Sadiqullah Khan


“Hanuz Dehli dur ast”


“Delhi is yet far away”

Do not panic,
Bring wine in the cup.

Let the evening be celebrated,
Tambourines and rebeck.
Let the rout be dissolved,
Let victory take its course.

The news is that;
“Neem Delai ye leet ka, neem kanjraey gadawee”
“Half the Delhi is looted, and the other half watching dances”

Whoever takes the reign,
The fate is predestined.
Let the King take head of the saint,
Or be taken himself.

Do not panic,
Bring wine in the cup.

Sadiqullah Khan
Peshawar
February 1,2013.

“Hanuz Dehli dur ast” was the reply of the fourteenth century Sufi saint, Nizamuddin Auliya to King Muhammad Tughlaq who had wowed to deal with the saint on his return to Delhi. The King died on the way before reaching Delhi. It has also been used by the later Kings and rulers of Delhi. When Muhammad Shah was informed that Nadir Shah of Iran was only forty miles from Delhi, he is said to have said, “Hanuz Dehli dur ast”.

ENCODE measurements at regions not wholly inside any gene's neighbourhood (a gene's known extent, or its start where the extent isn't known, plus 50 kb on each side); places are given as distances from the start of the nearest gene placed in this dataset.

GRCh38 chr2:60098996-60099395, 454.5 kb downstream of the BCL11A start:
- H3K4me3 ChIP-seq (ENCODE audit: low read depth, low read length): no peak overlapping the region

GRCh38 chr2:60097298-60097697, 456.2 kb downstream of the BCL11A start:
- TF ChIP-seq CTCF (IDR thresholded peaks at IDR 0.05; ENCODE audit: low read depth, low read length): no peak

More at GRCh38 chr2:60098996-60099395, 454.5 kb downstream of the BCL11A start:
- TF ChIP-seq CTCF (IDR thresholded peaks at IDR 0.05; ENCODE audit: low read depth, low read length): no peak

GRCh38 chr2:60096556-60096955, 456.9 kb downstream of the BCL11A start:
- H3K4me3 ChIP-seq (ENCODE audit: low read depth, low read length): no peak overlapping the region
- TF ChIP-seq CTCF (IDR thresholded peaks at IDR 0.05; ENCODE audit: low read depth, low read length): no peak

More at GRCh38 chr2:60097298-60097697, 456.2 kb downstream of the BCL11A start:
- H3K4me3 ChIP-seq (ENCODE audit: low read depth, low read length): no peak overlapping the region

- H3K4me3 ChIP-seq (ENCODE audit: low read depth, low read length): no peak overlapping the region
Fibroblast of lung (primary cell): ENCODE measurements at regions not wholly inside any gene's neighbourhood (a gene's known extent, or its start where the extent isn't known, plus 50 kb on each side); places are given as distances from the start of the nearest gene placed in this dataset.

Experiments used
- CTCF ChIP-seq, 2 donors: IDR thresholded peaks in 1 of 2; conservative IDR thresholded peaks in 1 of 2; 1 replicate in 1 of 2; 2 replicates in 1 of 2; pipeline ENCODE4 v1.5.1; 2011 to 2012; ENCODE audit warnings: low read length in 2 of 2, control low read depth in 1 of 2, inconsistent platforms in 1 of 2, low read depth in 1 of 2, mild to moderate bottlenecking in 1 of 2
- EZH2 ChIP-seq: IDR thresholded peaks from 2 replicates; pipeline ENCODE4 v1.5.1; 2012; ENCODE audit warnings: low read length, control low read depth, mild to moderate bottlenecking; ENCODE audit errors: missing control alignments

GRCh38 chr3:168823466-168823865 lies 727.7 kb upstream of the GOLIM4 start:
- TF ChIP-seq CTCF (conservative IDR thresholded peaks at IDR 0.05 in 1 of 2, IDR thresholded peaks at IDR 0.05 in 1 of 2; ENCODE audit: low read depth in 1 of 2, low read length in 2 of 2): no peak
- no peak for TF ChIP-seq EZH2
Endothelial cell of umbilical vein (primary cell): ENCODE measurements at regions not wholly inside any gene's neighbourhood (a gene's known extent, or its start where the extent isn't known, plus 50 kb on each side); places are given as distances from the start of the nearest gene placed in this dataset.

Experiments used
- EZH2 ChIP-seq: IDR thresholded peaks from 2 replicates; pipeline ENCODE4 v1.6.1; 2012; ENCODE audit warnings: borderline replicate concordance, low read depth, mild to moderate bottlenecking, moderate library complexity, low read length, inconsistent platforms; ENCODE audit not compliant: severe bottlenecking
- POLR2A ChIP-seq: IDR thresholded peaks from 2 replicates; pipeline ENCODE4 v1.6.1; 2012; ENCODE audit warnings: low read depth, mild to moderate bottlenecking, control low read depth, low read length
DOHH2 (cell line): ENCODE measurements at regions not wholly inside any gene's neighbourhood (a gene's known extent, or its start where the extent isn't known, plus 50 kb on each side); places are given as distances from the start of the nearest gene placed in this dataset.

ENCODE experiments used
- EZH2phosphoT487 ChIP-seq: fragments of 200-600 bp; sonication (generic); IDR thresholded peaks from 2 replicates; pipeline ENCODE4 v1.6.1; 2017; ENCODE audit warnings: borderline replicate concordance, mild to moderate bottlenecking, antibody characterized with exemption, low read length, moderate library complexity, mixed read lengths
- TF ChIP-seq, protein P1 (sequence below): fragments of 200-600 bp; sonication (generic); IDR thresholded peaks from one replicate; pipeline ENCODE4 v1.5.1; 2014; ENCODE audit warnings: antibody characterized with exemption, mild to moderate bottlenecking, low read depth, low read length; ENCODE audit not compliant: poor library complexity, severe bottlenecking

In early 19th-century Delhi, one of the sights of the town was the afternoon parade of the British Resident – or ambassador – and his 13 Indian wives, each travelling on the back of her own elephant. According to legend, each evening Sir David Ochterlony would leave the British residency and take his household around the Mughal Red Fort for their airing, before heading back for dinner: By William Darlymple.

Submitted: Saturday, April 13, 2013
Edited: Sunday, May 25, 2014

Topic of this poem: love and art

Form:


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